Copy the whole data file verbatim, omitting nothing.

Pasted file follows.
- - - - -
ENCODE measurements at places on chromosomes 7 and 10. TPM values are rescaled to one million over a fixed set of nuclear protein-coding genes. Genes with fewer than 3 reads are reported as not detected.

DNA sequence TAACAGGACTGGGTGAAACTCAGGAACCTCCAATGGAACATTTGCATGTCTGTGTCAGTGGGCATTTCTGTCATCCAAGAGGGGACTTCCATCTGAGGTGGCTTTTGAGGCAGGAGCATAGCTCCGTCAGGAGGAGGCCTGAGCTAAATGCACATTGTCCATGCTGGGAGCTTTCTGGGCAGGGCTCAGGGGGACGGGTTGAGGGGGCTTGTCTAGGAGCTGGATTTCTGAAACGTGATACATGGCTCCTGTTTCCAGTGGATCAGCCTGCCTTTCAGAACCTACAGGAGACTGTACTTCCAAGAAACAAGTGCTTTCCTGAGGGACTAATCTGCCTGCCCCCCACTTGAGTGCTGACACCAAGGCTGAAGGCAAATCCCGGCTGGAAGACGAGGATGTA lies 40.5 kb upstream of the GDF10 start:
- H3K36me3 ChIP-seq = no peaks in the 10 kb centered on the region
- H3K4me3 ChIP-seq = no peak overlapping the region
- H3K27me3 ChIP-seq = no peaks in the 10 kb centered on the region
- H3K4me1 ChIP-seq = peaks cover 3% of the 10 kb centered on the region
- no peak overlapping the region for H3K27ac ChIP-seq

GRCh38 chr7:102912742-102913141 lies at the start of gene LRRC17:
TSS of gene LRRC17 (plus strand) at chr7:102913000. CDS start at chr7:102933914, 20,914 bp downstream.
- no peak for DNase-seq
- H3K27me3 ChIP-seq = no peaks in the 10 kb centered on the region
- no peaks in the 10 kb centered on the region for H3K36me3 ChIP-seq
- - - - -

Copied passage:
ENCODE measurements at places on chromosomes 7 and 10. TPM values are rescaled to one million over a fixed set of nuclear protein-coding genes. Genes with fewer than 3 reads are reported as not detected.

DNA sequence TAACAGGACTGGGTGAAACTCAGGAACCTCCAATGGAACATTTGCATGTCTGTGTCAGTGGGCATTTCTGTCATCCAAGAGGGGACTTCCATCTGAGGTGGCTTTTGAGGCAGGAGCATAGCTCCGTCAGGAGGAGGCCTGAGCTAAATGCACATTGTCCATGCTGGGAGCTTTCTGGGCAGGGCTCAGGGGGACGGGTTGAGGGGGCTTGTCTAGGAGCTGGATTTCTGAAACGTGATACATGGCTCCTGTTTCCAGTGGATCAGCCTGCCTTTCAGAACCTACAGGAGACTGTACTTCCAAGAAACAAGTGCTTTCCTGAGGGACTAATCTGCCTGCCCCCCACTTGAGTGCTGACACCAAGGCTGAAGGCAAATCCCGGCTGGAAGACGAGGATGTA lies 40.5 kb upstream of the GDF10 start:
- H3K36me3 ChIP-seq = no peaks in the 10 kb centered on the region
- H3K4me3 ChIP-seq = no peak overlapping the region
- H3K27me3 ChIP-seq = no peaks in the 10 kb centered on the region
- H3K4me1 ChIP-seq = peaks cover 3% of the 10 kb centered on the region
- no peak overlapping the region for H3K27ac ChIP-seq

GRCh38 chr7:102912742-102913141 lies at the start of gene LRRC17:
TSS of gene LRRC17 (plus strand) at chr7:102913000. CDS start at chr7:102933914, 20,914 bp downstream.
- no peak for DNase-seq
- H3K27me3 ChIP-seq = no peaks in the 10 kb centered on the region
- no peaks in the 10 kb centered on the region for H3K36me3 ChIP-seq